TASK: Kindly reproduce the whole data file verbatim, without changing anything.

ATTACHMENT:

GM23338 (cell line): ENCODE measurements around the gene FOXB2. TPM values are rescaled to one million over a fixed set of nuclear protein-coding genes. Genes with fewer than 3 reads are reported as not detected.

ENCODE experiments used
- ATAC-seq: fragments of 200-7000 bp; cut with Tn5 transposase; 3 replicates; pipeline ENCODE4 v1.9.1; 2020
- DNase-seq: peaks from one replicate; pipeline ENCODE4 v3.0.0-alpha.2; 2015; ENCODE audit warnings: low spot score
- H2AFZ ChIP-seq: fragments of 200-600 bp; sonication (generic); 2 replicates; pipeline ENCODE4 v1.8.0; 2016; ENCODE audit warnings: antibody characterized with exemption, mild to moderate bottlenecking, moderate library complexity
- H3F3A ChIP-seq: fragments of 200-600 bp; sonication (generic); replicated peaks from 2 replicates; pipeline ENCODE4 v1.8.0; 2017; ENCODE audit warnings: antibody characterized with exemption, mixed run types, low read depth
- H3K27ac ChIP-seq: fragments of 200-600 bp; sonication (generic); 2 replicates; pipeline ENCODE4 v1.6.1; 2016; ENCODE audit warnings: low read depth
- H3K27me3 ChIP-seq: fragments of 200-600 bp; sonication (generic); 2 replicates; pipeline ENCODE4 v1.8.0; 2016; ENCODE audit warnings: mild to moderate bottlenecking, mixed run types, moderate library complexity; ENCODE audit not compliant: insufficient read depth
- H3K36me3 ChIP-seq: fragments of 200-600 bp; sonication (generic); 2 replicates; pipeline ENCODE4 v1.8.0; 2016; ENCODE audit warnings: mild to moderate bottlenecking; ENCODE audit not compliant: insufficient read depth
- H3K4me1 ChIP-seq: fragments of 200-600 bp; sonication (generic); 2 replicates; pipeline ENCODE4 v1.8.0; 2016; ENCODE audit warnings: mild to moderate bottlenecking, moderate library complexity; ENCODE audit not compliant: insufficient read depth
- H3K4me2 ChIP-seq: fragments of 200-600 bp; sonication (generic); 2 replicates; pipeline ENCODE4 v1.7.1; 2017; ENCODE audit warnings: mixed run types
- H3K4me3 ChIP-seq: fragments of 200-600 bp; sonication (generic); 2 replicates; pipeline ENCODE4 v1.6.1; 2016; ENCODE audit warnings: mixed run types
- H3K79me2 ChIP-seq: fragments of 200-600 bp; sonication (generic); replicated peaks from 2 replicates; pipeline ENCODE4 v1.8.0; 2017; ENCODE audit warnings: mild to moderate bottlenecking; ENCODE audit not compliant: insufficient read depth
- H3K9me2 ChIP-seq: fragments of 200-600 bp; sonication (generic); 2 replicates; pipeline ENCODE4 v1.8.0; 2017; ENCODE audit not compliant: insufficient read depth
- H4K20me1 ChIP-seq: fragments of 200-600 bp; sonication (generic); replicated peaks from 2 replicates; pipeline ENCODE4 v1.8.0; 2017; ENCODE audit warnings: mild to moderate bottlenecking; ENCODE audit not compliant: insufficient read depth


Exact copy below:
GM23338 (cell line): ENCODE measurements around the gene FOXB2. TPM values are rescaled to one million over a fixed set of nuclear protein-coding genes. Genes with fewer than 3 reads are reported as not detected.

ENCODE experiments used
- ATAC-seq: fragments of 200-7000 bp; cut with Tn5 transposase; 3 replicates; pipeline ENCODE4 v1.9.1; 2020
- DNase-seq: peaks from one replicate; pipeline ENCODE4 v3.0.0-alpha.2; 2015; ENCODE audit warnings: low spot score
- H2AFZ ChIP-seq: fragments of 200-600 bp; sonication (generic); 2 replicates; pipeline ENCODE4 v1.8.0; 2016; ENCODE audit warnings: antibody characterized with exemption, mild to moderate bottlenecking, moderate library complexity
- H3F3A ChIP-seq: fragments of 200-600 bp; sonication (generic); replicated peaks from 2 replicates; pipeline ENCODE4 v1.8.0; 2017; ENCODE audit warnings: antibody characterized with exemption, mixed run types, low read depth
- H3K27ac ChIP-seq: fragments of 200-600 bp; sonication (generic); 2 replicates; pipeline ENCODE4 v1.6.1; 2016; ENCODE audit warnings: low read depth
- H3K27me3 ChIP-seq: fragments of 200-600 bp; sonication (generic); 2 replicates; pipeline ENCODE4 v1.8.0; 2016; ENCODE audit warnings: mild to moderate bottlenecking, mixed run types, moderate library complexity; ENCODE audit not compliant: insufficient read depth
- H3K36me3 ChIP-seq: fragments of 200-600 bp; sonication (generic); 2 replicates; pipeline ENCODE4 v1.8.0; 2016; ENCODE audit warnings: mild to moderate bottlenecking; ENCODE audit not compliant: insufficient read depth
- H3K4me1 ChIP-seq: fragments of 200-600 bp; sonication (generic); 2 replicates; pipeline ENCODE4 v1.8.0; 2016; ENCODE audit warnings: mild to moderate bottlenecking, moderate library complexity; ENCODE audit not compliant: insufficient read depth
- H3K4me2 ChIP-seq: fragments of 200-600 bp; sonication (generic); 2 replicates; pipeline ENCODE4 v1.7.1; 2017; ENCODE audit warnings: mixed run types
- H3K4me3 ChIP-seq: fragments of 200-600 bp; sonication (generic); 2 replicates; pipeline ENCODE4 v1.6.1; 2016; ENCODE audit warnings: mixed run types
- H3K79me2 ChIP-seq: fragments of 200-600 bp; sonication (generic); replicated peaks from 2 replicates; pipeline ENCODE4 v1.8.0; 2017; ENCODE audit warnings: mild to moderate bottlenecking; ENCODE audit not compliant: insufficient read depth
- H3K9me2 ChIP-seq: fragments of 200-600 bp; sonication (generic); 2 replicates; pipeline ENCODE4 v1.8.0; 2017; ENCODE audit not compliant: insufficient read depth
- H4K20me1 ChIP-seq: fragments of 200-600 bp; sonication (generic); replicated peaks from 2 replicates; pipeline ENCODE4 v1.8.0; 2017; ENCODE audit warnings: mild to moderate bottlenecking; ENCODE audit not compliant: insufficient read depth